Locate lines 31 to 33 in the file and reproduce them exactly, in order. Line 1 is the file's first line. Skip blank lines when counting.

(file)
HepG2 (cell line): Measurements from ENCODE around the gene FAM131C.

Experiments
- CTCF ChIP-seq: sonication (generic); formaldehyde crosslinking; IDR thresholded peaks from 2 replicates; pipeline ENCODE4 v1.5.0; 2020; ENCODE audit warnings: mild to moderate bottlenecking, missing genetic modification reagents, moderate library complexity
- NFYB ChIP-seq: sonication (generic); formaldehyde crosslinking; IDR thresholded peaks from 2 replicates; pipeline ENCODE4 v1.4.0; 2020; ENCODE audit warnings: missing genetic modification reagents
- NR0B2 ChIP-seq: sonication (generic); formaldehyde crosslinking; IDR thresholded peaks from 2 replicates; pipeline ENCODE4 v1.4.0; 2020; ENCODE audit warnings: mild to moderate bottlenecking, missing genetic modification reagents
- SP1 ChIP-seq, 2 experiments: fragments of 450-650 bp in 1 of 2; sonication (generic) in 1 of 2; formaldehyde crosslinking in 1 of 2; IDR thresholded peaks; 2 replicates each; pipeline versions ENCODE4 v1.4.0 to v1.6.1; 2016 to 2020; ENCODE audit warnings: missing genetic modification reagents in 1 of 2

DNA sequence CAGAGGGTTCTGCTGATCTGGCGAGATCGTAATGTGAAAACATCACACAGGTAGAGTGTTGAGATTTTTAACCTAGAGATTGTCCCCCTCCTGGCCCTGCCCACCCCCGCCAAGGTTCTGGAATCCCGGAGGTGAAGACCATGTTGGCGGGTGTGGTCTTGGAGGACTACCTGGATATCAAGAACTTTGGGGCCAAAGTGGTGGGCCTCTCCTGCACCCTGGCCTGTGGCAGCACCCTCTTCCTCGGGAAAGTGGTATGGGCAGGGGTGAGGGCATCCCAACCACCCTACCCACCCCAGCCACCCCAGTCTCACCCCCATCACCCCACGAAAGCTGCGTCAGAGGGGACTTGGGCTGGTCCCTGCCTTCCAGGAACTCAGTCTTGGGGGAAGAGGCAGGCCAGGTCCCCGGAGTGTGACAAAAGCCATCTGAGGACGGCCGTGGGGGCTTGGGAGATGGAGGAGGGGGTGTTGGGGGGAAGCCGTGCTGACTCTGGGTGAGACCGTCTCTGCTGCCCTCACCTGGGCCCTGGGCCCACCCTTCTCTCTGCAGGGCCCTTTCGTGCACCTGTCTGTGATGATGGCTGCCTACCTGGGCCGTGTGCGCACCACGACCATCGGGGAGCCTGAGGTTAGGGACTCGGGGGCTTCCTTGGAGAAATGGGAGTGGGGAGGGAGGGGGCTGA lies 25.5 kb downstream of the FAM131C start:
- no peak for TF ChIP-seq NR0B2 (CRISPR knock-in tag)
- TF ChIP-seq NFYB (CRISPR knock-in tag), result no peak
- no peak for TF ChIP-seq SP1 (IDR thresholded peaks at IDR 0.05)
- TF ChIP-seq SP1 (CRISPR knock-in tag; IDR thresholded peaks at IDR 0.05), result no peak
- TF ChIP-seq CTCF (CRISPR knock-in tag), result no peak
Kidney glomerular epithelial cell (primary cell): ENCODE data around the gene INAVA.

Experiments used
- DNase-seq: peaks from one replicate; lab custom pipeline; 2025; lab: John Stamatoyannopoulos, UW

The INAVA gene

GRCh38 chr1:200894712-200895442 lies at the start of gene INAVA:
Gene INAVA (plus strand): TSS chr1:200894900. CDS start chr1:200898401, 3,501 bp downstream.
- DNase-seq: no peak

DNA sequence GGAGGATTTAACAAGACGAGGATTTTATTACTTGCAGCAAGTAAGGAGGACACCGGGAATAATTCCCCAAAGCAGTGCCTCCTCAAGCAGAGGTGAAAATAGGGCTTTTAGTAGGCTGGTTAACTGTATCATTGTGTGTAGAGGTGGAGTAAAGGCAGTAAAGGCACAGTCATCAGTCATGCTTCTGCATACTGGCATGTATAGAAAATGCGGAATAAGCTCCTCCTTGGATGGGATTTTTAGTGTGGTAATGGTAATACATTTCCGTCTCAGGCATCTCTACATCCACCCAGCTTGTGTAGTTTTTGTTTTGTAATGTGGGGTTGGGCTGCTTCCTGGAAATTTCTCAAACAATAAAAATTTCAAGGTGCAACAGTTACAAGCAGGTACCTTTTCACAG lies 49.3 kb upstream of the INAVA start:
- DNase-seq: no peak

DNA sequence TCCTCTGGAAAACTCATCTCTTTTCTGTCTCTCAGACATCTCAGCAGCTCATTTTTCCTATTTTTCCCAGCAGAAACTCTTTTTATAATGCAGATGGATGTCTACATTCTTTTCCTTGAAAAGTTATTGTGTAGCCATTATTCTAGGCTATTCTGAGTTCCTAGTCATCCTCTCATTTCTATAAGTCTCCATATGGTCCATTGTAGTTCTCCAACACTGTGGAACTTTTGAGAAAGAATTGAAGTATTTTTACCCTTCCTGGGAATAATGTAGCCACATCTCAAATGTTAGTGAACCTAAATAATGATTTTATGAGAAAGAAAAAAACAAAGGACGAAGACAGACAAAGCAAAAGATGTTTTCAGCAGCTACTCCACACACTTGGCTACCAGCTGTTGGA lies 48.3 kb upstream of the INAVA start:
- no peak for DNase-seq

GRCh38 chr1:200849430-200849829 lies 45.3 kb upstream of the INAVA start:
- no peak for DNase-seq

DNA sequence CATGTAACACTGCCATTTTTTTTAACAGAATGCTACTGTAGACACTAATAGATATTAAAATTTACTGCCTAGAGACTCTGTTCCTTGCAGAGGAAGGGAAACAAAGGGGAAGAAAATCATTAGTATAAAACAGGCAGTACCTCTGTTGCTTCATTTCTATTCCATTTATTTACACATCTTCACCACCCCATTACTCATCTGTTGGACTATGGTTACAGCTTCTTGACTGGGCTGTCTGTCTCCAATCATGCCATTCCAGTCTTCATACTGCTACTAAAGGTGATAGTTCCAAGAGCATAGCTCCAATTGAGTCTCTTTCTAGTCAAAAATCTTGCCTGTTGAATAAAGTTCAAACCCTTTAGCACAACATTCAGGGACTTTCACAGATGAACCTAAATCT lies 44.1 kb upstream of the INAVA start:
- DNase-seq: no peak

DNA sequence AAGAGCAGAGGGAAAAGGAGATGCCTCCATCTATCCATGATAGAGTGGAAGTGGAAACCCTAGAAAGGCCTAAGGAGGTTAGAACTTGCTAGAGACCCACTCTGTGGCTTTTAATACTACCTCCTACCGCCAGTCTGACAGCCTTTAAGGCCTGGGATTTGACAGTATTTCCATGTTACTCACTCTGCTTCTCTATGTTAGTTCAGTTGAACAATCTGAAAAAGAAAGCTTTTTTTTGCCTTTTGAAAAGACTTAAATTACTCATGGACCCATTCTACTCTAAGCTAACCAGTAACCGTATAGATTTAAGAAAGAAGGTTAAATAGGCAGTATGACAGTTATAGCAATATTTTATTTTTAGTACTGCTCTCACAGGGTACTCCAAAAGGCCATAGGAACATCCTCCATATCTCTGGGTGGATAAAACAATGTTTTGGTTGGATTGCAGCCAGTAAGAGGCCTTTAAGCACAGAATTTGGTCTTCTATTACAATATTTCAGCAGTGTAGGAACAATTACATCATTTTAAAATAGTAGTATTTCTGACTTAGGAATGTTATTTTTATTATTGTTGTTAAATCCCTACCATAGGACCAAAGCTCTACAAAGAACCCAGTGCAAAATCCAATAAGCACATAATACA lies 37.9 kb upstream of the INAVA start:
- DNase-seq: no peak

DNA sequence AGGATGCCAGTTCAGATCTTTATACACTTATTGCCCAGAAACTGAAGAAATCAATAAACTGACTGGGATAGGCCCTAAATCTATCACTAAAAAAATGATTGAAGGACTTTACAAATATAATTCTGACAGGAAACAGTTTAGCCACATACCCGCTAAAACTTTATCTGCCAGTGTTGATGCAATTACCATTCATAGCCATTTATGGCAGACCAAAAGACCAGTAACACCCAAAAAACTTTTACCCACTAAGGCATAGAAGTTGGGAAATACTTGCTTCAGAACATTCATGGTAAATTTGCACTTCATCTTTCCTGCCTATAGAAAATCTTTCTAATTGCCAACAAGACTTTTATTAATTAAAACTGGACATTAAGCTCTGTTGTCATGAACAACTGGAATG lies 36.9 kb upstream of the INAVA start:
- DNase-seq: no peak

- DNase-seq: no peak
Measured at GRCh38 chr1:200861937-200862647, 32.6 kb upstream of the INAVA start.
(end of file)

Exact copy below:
- DNase-seq: no peak

- DNase-seq: no peak
Measured at GRCh38 chr1:200861937-200862647, 32.6 kb upstream of the INAVA start.